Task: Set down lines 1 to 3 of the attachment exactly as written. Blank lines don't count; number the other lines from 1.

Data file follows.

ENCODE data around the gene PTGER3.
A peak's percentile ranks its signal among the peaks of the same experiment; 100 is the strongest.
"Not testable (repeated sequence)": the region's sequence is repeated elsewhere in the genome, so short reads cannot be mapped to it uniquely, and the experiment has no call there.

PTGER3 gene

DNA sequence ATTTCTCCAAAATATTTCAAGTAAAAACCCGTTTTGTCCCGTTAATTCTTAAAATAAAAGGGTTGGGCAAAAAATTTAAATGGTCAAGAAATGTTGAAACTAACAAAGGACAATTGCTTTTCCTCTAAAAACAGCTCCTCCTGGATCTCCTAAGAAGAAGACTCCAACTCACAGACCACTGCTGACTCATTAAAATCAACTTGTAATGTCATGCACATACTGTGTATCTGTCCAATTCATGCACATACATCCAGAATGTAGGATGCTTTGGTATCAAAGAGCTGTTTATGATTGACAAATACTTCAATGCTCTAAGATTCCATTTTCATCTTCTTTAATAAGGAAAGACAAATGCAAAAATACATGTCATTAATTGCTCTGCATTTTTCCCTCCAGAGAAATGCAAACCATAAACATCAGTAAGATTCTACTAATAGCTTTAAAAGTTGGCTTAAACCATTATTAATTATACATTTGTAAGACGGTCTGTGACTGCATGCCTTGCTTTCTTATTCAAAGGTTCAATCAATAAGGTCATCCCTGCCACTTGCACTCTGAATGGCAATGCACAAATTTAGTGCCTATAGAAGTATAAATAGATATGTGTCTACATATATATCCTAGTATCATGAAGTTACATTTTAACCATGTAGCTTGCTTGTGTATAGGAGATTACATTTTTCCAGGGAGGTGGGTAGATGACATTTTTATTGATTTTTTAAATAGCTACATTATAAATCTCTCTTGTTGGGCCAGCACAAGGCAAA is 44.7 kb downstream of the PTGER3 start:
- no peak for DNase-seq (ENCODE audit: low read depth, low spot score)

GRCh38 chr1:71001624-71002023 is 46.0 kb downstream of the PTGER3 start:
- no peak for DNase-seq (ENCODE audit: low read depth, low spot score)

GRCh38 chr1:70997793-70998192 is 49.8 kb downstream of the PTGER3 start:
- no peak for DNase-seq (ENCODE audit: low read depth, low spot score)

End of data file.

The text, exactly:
ENCODE data around the gene PTGER3.
A peak's percentile ranks its signal among the peaks of the same experiment; 100 is the strongest.
"Not testable (repeated sequence)": the region's sequence is repeated elsewhere in the genome, so short reads cannot be mapped to it uniquely, and the experiment has no call there.